I followed the patient’s natural breath. This takes some patience, especially as some people take quite some time between out-breath and in-breath.

For tonification, I inserted the needle after the patient had exhaled fully and just before they took the next breath. I waited again until the patient had exhaled fully a second time before turning the needle clockwise. The needle is withdrawn, after twenty minutes, when the patient is breathing in.

For sedation I interpreted, ‘the moment the patient inhales,’ as meaning has inhaled fully, given the context, e.g. ‘sedate the moment the moon is full,’ meaning energy has reached its peak and is about to wane. I turned the needle gently anticlockwise on the next breath, and after twenty minutes removed it slowly when the patient started to exhale, removing it finally when exhalation was complete, so that it is aligned with their breath entirely.

Case Study


Female, Mrs. M, age 29.

Relevant Background and Health History

Mrs M suffered with infertility in association with amenorrhoea for the past 20 months, since coming off the contraceptive pill after 10 years of use. Prior to the pill her periods had been very light with spotting, which lasted 6-7 days.

She was diagnosed with having polycystic ovaries and anovulation

Her hormone levels were on the low side of normal. She had a thin womb lining which did not respond to the use of medical drugs.

Mrs M suffered with Raynaud’s syndrome and the medical staff found it very difficult to take blood samples as her veins easily collapsed.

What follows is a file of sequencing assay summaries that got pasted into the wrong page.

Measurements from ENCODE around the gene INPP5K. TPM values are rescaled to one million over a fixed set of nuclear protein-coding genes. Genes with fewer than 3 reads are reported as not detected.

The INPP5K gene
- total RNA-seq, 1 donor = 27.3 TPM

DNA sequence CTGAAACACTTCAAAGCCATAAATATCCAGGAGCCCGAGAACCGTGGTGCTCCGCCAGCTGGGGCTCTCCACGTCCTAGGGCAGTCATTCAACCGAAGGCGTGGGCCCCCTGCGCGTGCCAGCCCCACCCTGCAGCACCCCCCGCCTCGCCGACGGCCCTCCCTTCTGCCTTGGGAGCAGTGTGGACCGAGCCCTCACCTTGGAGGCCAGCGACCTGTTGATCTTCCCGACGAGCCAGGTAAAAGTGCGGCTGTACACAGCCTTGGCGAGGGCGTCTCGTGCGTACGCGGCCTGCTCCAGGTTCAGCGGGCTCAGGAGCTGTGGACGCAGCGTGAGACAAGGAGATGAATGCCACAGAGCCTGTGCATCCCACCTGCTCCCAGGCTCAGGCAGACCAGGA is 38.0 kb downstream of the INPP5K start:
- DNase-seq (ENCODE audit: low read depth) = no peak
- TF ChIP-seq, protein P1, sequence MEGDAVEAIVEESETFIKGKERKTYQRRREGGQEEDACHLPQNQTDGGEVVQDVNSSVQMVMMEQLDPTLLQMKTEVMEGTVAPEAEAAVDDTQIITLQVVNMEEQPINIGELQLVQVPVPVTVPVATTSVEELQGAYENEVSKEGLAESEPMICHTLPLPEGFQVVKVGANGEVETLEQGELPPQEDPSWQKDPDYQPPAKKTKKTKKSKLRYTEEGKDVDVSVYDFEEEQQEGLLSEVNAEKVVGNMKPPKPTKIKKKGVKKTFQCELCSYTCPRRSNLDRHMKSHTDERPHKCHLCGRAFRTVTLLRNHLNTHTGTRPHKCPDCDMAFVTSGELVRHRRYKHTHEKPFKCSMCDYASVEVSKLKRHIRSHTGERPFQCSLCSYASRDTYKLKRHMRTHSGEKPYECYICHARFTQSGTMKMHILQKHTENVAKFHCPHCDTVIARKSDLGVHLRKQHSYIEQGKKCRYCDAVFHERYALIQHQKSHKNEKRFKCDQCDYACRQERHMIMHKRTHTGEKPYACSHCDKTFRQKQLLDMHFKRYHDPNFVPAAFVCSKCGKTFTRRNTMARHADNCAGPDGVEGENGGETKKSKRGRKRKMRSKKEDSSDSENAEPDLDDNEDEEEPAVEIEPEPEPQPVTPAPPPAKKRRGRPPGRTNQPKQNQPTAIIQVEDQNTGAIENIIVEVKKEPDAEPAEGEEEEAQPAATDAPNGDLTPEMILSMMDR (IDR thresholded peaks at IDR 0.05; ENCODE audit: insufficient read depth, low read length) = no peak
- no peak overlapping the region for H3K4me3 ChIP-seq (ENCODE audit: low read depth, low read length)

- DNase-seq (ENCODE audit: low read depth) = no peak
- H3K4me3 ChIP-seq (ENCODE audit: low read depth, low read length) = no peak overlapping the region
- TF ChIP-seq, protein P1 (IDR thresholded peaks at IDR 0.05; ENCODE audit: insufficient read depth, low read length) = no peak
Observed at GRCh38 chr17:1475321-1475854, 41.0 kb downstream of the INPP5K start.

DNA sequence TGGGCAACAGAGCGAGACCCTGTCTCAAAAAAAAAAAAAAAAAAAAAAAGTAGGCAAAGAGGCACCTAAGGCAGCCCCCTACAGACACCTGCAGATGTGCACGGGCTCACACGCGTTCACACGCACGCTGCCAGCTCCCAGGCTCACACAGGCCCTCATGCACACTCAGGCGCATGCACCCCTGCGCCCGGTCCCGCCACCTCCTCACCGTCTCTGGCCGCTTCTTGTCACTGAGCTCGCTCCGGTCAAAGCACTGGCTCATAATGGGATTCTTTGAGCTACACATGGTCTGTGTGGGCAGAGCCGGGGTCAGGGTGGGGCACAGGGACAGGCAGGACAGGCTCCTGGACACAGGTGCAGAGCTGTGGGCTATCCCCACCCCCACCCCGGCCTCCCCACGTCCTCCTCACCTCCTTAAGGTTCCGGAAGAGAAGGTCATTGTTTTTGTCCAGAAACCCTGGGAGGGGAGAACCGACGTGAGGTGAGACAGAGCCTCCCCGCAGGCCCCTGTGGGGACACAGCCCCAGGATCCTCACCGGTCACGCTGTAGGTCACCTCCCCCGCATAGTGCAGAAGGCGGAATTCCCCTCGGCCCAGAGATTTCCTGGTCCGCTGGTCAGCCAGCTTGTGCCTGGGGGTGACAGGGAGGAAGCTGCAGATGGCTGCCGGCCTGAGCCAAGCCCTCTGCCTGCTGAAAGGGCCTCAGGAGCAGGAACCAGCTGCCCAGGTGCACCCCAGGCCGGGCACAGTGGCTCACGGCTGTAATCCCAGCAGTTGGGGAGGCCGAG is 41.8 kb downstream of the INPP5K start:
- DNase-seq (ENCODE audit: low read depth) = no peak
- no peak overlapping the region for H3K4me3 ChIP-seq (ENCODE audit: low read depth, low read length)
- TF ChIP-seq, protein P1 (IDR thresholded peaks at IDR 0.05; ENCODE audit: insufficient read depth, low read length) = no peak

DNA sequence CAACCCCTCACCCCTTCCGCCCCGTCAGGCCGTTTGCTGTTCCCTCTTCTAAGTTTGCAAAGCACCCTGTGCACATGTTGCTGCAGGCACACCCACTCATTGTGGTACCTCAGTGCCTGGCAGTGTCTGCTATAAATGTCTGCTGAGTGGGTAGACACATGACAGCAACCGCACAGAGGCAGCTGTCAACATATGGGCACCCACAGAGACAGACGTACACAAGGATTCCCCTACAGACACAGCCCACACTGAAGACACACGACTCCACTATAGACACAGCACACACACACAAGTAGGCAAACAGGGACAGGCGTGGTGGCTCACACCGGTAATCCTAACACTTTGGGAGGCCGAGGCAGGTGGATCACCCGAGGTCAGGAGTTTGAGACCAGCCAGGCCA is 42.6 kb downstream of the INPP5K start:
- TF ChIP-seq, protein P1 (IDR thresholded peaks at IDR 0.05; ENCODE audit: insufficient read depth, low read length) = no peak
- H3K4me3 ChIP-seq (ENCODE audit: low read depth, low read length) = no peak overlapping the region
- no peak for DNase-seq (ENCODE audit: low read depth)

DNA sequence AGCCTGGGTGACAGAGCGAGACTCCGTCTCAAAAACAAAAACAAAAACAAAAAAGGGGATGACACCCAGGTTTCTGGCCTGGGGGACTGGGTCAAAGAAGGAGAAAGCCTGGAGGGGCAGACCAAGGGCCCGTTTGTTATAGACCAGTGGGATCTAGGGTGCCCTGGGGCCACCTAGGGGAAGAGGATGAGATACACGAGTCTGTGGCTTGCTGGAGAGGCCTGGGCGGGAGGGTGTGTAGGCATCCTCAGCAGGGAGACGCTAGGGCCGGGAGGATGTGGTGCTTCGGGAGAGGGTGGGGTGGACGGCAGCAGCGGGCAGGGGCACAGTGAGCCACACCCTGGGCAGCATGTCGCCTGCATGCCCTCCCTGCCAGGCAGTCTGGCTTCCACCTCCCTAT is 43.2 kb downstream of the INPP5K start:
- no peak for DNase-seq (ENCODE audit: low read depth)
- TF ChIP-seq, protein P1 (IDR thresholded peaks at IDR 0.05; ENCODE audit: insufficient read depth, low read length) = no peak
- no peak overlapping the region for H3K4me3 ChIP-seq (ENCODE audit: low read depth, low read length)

She was not anaemic. She was prone to headaches, mainly in the occipital and neck region.

She was found to be hypoglycaemic and she had an extremely sweet tooth, but she managed to give up sugar.

She was of slender build, and I suspected that she had been extremely underweight as a teenager.

Mrs. M had undergone one failed IVF cycle the previous month. In that cycle eight eggs had been produced, five were fertilised, and two transferred to her womb. Both failed. Her womb lining did not respond to conventional drugs.

Signs and Symptoms

Temperature: she feels extremely cold except in hot weather when she becomes very hot internally, but stays cool to the touch.

Sleep: her sleep is interrupted every night (she lives under a flight path and says this disturbs her sleep.)

Appetite: good – she ate three meals a day.

Diet: Organic, eggs, meat, fish, vegetables and fruit. No alcohol, no coffee, no cigarettes.

Bowels: regular.


Urination:  she has frequent urination and nocturia.


64 bpm. Left side stronger than the right. Right side very thready overall.


Pink, normal coating, quivering. Hammer shaped, i.e. flat front, no tip.